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Benson J. Lossing, Pictorial Field Book of the Civil War. Volume 2., Chapter 19: events in Kentucky and Northern Mississippi. (search)
, and seventy-two of the men, including nearly all of the officers, had been slain or wounded) to be seized by the Confederates. For the possession of these guns desperate charges and counter-charges were made, and they were repeatedly taken and retaken, until they were finally dragged from the field by the Confederates. The bravery of its commander, Lieutenant Sears, was specially commended. While this struggle was going on, in which the movements were immediately directed by Brigadier-Generals Sanborn and Sullivan, Stanley's division had come up, but the nature of the ground was such that more troops than were then engaged could not well be made useful, and only the Eleventh Missouri, This regiment, though organized in Missouri, was composed of citizens of Illinois, with the exception of about twenty men. For over half an hour it held its position in this battle without having a single round of ammunition. which was pushed to the front, and which gallantly assisted the Fifth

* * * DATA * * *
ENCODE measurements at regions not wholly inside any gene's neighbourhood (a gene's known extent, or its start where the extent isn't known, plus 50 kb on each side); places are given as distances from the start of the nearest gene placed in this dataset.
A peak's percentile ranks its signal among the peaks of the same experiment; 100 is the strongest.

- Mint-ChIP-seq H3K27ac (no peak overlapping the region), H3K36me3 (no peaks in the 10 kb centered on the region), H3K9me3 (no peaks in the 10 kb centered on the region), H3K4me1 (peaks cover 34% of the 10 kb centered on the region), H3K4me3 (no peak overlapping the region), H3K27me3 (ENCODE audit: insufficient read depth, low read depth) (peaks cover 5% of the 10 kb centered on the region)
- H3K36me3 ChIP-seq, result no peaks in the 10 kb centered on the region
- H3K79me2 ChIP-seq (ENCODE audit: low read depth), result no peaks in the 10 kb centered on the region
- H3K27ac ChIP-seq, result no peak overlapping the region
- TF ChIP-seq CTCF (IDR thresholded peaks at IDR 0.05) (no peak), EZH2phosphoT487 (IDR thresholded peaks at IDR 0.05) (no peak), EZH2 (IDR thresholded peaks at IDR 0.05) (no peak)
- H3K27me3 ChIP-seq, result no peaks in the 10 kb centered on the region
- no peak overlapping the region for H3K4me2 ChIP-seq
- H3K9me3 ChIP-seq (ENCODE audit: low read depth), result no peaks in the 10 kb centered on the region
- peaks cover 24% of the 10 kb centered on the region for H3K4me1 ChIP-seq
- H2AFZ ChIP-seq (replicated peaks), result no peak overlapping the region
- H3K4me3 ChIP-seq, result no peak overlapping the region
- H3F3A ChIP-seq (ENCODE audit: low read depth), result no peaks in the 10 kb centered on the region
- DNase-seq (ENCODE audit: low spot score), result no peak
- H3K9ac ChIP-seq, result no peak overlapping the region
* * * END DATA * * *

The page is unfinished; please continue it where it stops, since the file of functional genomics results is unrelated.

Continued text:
Benson J. Lossing, Pictorial Field Book of the Civil War. Volume 2., Chapter 22: the siege of Vicksburg. (search)
n of 0. P. Wright, on whose farm the battle was fought. The brow of the till on the left, where the road pases over, is the place where the Confederate cannon were planted. Crocker disposed his forces in battle order while a heavy shower of rain was falling, and at eleven o'clock they moved to the attack slowly and cautiously, preceded by a line of skirmishers. The First Missouri battery had been placed near a cotton-gin in the open field, and Crocker now threw out two brigades (Colonel Sanborn's and Colonel Holmes's) on the right and left of it, supported by Colonel Boomer's. His skirmishers were soon met by such volleys from the infantry in the hollow, that they were recalled. Crocker saw that the foe in that hollow as well as on the crest of the hill, must be dislodged, or the National troops must retire; so he ordered a charge by his whole line, with loaded muskets and fixed bayonets. Instantly the troops moved steadily forward with, banners flying, unchecked by heavy vo